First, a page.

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Topic: Anton Rubinstein  (Read 1678 times)

Offline cziffra

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Anton Rubinstein
on: March 08, 2005, 04:25:39 PM
I sight read one of his nocturnes today and i was quite impressed.  He seems to have a very powerful romantic sound, and he uses his harmonies with sophistication and clarity.

Any discussions of his music?  He seems to have been completely forgotten, and this is a shame.  He would stand quite well amidst company like rachmaninoff, for example.  (well, i don't know, i would need to hear more.)

If there's a Rubinstein expert who would like to share their views on the highs and lows of the rubinstein repertoire, i would be very grateful. 
What it all comes down to is that one does not play the piano with ones fingers; one plays the piano with ones mind.-  Glenn Gould

Offline cziffra

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Re: Anton Rubinstein
Reply #1 on: March 08, 2005, 04:28:31 PM
This is a very good article, stolen from a google search result:

https://members.chello.nl/mvpaasse/rubinstein.htm

Gustav Mahler:

'He is the thundering, but also very elegant gentleman from Petersburg who will tell you with grandeur and Slavic straight forwardness whats on his mind. He comes straight to the point. A gentleman from Russia with a overwhelming enthusiasm for music. His opera, The Demon, is a great elaborate piece of music that belongs to the everlasting masterpieces of this century.

 

An artist who is worshipped by one generation may be forgotten just as easily by the next. The way our cultural heritage is judged changes with each new era. The legendary Anton Rubinstein has been ignored for half a century now. This is all the more fascinating because he played a central part in musical life in the 19th century. His compositions ware performed throughout Europe by people like Franz Liszt, Gustav Mahler, C. Saint Sans, Hans von Blow, Johannes Brahms and other renowned musicians. His popularity as a pianist was equalled only by Franz Liszt. For hours the people would queue up for tickets and sometimes the police had to be called to maintain order. Enthusiastic fans even climbed into the chandeliers not to miss anything of his performance. Why has Rubinstein fallen into oblivion in our century?

One of the explanations could be that with the present day style of playing his music could hardly be brought to life. Rubinstein's piano- playing - together with that of Franz Liszt regarded as the most impressive of the 1 9th century - concentrated radically on character and the melody line in music. A risky way of playing. Rubinstein was known for his mistakes, but the public accepted them with love. A second explanation of the fact that Rubinstein's music is hardly performed nowadays might be found in a popular 20th century dogma that only innovating, avant-garde art is worthwhile.

Rubinstein's music is not 'modern' but has close links with classical music traditions. As a pianist and a conductor he also showed interest in history. He stressed the importance of studying the period instruments in order to be able to play the music the way it used to sound. He asked the music-editors to remain more faithful to the original scores of the old masters. He disapproved of the common practice in 19th century to romanticise the old scores by means of all sorts of additions. A third explanation may be found in Rubinstein's internationalism. He regarded music as an international language. He watched the growth of German nationalism with anxiety. In Russia young colleagues objected to his music not being 'Russian'. These composers: Cui, Moessorgsky, Borodin and others had, like Wagner, in our century much success with their nationalistic aestheticism.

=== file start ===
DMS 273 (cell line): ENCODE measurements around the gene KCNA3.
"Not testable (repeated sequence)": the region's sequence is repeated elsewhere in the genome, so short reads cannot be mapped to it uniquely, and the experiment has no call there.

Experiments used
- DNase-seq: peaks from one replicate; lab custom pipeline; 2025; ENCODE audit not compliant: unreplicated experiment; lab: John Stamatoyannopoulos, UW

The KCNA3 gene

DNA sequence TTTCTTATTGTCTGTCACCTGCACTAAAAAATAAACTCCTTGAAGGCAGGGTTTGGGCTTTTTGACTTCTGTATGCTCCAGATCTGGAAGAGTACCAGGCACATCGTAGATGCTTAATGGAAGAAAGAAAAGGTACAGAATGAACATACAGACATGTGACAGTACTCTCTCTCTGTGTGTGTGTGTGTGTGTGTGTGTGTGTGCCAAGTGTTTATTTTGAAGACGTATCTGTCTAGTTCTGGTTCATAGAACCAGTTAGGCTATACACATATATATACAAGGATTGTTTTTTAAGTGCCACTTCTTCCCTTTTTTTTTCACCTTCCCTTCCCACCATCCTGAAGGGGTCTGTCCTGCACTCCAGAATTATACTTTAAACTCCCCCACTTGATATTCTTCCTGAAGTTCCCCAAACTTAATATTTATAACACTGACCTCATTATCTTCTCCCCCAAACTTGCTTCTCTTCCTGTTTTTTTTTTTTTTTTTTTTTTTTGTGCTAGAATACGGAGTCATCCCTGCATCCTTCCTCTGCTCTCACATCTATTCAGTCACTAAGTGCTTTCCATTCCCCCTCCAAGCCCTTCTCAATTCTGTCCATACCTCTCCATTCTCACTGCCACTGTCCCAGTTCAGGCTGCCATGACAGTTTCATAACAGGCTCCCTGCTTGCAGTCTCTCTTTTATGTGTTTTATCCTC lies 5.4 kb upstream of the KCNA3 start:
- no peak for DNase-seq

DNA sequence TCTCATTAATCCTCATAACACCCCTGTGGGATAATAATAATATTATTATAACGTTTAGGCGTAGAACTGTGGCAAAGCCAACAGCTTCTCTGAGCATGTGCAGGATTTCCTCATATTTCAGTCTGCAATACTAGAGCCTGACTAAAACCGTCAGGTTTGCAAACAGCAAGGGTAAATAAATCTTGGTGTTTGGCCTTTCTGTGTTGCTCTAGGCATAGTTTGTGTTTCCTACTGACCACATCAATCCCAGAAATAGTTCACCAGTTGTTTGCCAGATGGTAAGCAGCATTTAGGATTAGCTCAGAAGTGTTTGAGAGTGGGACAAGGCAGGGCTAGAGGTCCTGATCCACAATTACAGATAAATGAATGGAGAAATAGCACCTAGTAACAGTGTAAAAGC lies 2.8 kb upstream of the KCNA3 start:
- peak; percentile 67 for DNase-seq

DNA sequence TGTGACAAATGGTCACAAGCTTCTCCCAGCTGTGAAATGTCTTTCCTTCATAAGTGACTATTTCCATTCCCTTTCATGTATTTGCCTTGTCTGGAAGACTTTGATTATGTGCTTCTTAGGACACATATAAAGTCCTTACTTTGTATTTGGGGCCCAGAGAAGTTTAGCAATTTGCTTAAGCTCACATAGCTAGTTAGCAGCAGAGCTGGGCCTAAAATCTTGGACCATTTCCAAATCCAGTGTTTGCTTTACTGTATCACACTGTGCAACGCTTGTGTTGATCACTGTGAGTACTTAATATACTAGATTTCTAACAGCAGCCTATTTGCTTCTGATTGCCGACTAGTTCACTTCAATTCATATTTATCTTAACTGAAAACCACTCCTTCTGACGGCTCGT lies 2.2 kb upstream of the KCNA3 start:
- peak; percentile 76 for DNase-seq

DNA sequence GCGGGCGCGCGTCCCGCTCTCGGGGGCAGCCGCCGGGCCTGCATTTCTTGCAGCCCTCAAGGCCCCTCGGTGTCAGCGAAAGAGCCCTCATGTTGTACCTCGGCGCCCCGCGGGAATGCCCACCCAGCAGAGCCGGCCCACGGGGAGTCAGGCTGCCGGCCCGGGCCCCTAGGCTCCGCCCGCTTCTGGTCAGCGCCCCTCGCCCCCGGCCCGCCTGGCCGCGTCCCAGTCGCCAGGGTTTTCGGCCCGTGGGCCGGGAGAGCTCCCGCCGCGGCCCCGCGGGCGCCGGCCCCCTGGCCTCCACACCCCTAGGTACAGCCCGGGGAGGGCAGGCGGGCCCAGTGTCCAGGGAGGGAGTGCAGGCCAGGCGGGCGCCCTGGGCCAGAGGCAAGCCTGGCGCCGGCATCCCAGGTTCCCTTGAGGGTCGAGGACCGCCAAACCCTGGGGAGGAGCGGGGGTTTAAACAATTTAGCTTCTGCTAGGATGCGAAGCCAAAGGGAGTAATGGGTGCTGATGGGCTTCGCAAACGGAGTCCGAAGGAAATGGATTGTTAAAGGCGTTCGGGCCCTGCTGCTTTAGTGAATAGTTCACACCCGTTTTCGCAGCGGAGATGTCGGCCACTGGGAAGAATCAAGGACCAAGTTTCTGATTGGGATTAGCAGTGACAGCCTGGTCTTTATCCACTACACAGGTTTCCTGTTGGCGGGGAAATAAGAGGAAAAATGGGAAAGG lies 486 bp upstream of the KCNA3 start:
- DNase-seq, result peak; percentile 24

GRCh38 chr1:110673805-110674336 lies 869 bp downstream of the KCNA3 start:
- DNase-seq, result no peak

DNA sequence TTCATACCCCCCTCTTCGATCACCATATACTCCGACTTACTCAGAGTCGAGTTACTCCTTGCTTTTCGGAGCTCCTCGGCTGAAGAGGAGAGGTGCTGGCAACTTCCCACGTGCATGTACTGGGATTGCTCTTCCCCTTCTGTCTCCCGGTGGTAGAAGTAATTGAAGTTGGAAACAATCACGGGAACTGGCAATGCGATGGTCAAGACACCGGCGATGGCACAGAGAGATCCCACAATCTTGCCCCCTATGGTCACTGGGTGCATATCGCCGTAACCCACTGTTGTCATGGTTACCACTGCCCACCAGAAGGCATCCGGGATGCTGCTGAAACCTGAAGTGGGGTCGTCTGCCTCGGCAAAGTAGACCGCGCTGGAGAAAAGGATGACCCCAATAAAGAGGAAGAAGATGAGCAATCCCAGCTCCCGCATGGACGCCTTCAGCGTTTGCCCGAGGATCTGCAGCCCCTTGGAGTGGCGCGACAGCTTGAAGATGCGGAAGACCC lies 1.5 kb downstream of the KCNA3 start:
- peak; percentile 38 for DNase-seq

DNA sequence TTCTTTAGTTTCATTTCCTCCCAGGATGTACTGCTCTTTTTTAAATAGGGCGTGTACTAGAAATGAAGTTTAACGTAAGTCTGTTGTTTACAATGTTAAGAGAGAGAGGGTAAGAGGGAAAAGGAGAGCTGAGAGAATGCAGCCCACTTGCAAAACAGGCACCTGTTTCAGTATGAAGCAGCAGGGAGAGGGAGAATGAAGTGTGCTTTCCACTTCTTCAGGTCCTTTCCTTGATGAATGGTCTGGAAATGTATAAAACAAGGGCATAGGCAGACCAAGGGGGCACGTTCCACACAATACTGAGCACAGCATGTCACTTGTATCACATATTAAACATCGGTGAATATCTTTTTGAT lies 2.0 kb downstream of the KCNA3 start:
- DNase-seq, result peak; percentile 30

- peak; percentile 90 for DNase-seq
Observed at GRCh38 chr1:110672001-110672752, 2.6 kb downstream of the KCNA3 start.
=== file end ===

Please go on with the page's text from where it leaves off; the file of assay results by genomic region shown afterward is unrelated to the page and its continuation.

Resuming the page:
'To the Christians I am a Jew, to the Jews I am a Christian, to the Russians I am a German, to the Germans I am a Russian.' This is how Rubinstein describes his place in the world. His father was Russian, his mother was German. Both were converted to Christianity because of anti-Semitism. He received his education as a pianist in Russia from Villoing with whom he wandered through Europe as a child prodigy. It was in Berlin that he learned to compose.

Rubinstein left en enormous oeuvre. His music is passionate end noble. His favourite tempo indication was moderato. Unjustly one could conclude from this that his music is moderate or without character. On the contrary: his moderato is a moderato in the grand manner. He wrote for almost all combinations: many compositions for piano, symphonies, string quartets, piano trio's, songs, opera's and solo concerts for various instruments. His efforts to introduce a new form of opera, the religious opera, were in vain. He dreamed of staging Bach's passions, and he himself composed biblical opera's that look up to eight hours to perform. His personal zeal and his financial backing were of decisive importance for the start of musical life in Russia.

The most difficult thing about the interpretation of Rubinstein's music is the actual understanding of its artistic contents. He gives us hardly any clues in his compositions. This is all the more peculiar as he was always impressing on to his pupils the importance of inspiriting the notes. He compared notes to hieroglyphs that one has to decipher. Not ask yourself: What note is this? With which finger should I play it? But, what does this note mean? What is the nature of this piece? Is it dramatic, lyric, romantic, humorous, heroic, divine, mystical ... ? The performer has to choose for one specific character to be able to animate the notes.

What it all comes down to is that one does not play the piano with ones fingers; one plays the piano with ones mind.-  Glenn Gould
 

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